It’s hard to put a single hat on Don Morrison’s head.
Since taking an internship writing park grants for various cities in Utah in 1975, Morrison has left his mark on countless city, county and state governments, as well as a large number of governmental agencies and committees.
For the last 14 years, he’s been Bonney Lake’s City Administrator, helping Mayor Neil Johnson shape the city into what it is today — not just its physical development, he said, but also the development of its community and a shared identity.
But later this month, Morrison is stepping down to retire, and he’s taking the time to look back on what 43 years of working in the public sector has meant to him.
“It’s always nice to show people the brick and mortar stuff, to have a lasting legacy that way,” he said. “But the really satisfying things are more personal things with people, where you’ve been able to make friendships or mentor someone who ends up doing bigger and better things. That to me is the most satisfying.”
Since coming to Bonney Lake, Morrison’s overseen many developments in the city that many people may not consider exciting, or even know about at all, but were instrumental to Bonney Lake’s growth.
“The city has really done a lot,” he said, pointing out the regional storm pond, improvements to the Ballpark Well (which helps Bonney Lake residents get water in the summer), water pump and sewer lift stations, and the Peking Water Storage Tank — all projects that helped the city grow by more than 6,000 residents between 2004 and 2016, according to U.S. census data.
But while the city’s population grew larger over the last decade, Bonney Lake’s municipal staff has stayed the same size, which Morrison believes is an impressive achievement for the city as a whole.
“Since the recession hit toward the end of 2007, 2008, we haven’t added a single employee in probably 10 years… Traditionally, if you just use a rule of thumb, you would add, for our mix of services, about 10 employees per 1,000 growth — a couple of cops, a street maintenance worker to handle the expanded growth — and we haven’t added anybody,” Morrison said. “That’s put a lot of strain on the city to be more efficient and do a lot more with less. I don’t think people understand that, or give enough credit to the city for being able to get through that recession.”
But a city’s health is more than its infrastructure and its finances.
“When I first came here, I didn’t sense any sense of community. People would associate with their HOA, but hardly anybody considered themselves ‘Bonney Lake,’” Morrison recalled. “But then Neil and I tried to build this sense of community. We got the high school, that helps, having the Bonney Lake High School… we started Bonney Lake Days, the Kidz Club, Tunes @ Tapps, started different open houses in neighborhoods and had council meetings there, and invited the citizens to build a sense of community.”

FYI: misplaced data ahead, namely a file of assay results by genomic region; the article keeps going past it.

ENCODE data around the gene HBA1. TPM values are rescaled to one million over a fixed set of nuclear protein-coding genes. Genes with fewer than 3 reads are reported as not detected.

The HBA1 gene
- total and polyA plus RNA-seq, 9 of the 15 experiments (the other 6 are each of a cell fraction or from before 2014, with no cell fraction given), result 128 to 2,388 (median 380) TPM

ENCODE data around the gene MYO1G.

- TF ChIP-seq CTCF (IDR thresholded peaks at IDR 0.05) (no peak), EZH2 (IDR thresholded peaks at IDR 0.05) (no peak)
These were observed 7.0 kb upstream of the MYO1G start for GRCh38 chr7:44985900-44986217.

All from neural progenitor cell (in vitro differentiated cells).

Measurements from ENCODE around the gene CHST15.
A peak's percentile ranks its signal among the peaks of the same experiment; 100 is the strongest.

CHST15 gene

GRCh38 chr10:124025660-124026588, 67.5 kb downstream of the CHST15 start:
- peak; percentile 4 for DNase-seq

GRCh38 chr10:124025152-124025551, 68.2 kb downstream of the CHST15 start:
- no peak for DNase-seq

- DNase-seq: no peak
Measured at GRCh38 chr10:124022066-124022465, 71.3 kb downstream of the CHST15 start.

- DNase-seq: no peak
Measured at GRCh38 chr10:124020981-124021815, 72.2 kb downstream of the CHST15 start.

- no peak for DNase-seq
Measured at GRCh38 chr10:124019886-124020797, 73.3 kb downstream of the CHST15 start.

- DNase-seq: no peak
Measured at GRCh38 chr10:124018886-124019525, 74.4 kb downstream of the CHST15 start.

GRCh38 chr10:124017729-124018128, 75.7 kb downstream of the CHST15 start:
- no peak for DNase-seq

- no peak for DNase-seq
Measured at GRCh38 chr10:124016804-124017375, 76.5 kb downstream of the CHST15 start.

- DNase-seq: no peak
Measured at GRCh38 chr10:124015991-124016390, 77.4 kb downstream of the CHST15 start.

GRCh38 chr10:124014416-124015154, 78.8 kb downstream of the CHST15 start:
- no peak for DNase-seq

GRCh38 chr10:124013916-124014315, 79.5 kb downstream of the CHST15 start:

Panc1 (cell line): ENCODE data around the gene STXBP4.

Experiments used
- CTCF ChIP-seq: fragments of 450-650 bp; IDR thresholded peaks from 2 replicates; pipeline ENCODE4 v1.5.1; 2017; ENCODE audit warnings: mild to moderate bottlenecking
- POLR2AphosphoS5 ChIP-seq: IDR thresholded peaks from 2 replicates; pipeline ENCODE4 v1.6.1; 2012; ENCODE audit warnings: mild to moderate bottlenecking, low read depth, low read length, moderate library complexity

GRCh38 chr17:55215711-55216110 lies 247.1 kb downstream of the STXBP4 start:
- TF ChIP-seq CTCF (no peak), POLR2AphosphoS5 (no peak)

Morrison added he believes the city now has a strong sense of identity; Tunes @ Tapps is now a summer staple event on the Plateau, and Beautify Bonney Lake is billed as the biggest community clean-up event in the state, bringing together between 600-700 residents every year.
Though he’s retiring in the midst of several large city projects — namely, the Allan Yorke Park Master Plan and the creation of Midtown Park — he’s confident his replacement, Public Services Director John Vodopich, is more than up to the challenge.
Beyond his municipal career, Morrison is also known for his community work as a past Cub Master, Scout Master, member of the Rotary International, member of the Lakewood community band and Tacoma Community College symphonic band, and, maybe most interestingly, past president of the Skookum Archers in Puyallup.
As a high schooler, Morrison had dreams to be on the first American archery team when the Olympics brought back archery in 1972. He didn’t make the team, but he took his first Utah state archery championship when he was in high school, and won 16 more state competitions before hanging up his bow in college.
“I essentially didn’t shoot for 30 years,” he said. “Sometimes we kid about people having midlife crises, so when it came time for me to have my midlife crisis (I still love my wife and I couldn’t afford a Corvette) I decided to take up my old high school hobbies — playing the trumpet and shooting a bow and arrow.”
Just this month, he competed in the world’s largest 3-D archery competition, the Californian Western Classic.
Morrison is more a fan of the traditional recursive bow than the modern compound bows, and by now, he’s built up a collection of close to 500 different makes and models.
After retirement, he plans to launch a vintage archery website (he bought three domain names), “that will focus on the golden age of archery,” he said, which includes information about his extensive collection and the many public domain catalogs he also owns.
Morrison also hopes to spend some time with his son in London, where he’s being transferred to Goldman Sachs’ European headquarters.
A public celebration of Morrison’s time at the city of Bonney Lake is being held on Tuesday, May 29 from 4 to 5:30 p.m. at the Justice and Municipal Center, with a special presentation at 4:30.
For more information about the event, call 253-447-3280.